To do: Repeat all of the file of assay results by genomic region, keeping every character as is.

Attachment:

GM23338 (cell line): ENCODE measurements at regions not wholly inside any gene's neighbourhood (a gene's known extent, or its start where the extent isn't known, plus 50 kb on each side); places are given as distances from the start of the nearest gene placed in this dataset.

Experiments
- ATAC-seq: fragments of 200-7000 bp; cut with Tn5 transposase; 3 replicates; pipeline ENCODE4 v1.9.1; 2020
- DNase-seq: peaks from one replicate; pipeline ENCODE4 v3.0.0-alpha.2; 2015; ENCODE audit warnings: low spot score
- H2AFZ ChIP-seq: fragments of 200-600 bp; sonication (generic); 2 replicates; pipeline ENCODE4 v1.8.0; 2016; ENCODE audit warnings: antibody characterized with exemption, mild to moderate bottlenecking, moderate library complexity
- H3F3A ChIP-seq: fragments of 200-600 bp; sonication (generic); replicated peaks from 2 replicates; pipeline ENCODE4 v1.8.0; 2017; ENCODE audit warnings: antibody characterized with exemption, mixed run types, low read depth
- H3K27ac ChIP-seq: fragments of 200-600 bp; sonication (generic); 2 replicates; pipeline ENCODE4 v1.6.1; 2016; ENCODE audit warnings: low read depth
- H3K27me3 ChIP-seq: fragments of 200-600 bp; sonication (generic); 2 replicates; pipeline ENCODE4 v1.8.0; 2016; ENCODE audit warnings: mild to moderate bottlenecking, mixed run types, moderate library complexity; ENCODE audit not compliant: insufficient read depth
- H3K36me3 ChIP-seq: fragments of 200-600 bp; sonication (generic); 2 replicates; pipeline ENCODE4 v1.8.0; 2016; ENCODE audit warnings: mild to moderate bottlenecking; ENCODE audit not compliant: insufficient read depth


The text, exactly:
GM23338 (cell line): ENCODE measurements at regions not wholly inside any gene's neighbourhood (a gene's known extent, or its start where the extent isn't known, plus 50 kb on each side); places are given as distances from the start of the nearest gene placed in this dataset.

Experiments
- ATAC-seq: fragments of 200-7000 bp; cut with Tn5 transposase; 3 replicates; pipeline ENCODE4 v1.9.1; 2020
- DNase-seq: peaks from one replicate; pipeline ENCODE4 v3.0.0-alpha.2; 2015; ENCODE audit warnings: low spot score
- H2AFZ ChIP-seq: fragments of 200-600 bp; sonication (generic); 2 replicates; pipeline ENCODE4 v1.8.0; 2016; ENCODE audit warnings: antibody characterized with exemption, mild to moderate bottlenecking, moderate library complexity
- H3F3A ChIP-seq: fragments of 200-600 bp; sonication (generic); replicated peaks from 2 replicates; pipeline ENCODE4 v1.8.0; 2017; ENCODE audit warnings: antibody characterized with exemption, mixed run types, low read depth
- H3K27ac ChIP-seq: fragments of 200-600 bp; sonication (generic); 2 replicates; pipeline ENCODE4 v1.6.1; 2016; ENCODE audit warnings: low read depth
- H3K27me3 ChIP-seq: fragments of 200-600 bp; sonication (generic); 2 replicates; pipeline ENCODE4 v1.8.0; 2016; ENCODE audit warnings: mild to moderate bottlenecking, mixed run types, moderate library complexity; ENCODE audit not compliant: insufficient read depth
- H3K36me3 ChIP-seq: fragments of 200-600 bp; sonication (generic); 2 replicates; pipeline ENCODE4 v1.8.0; 2016; ENCODE audit warnings: mild to moderate bottlenecking; ENCODE audit not compliant: insufficient read depth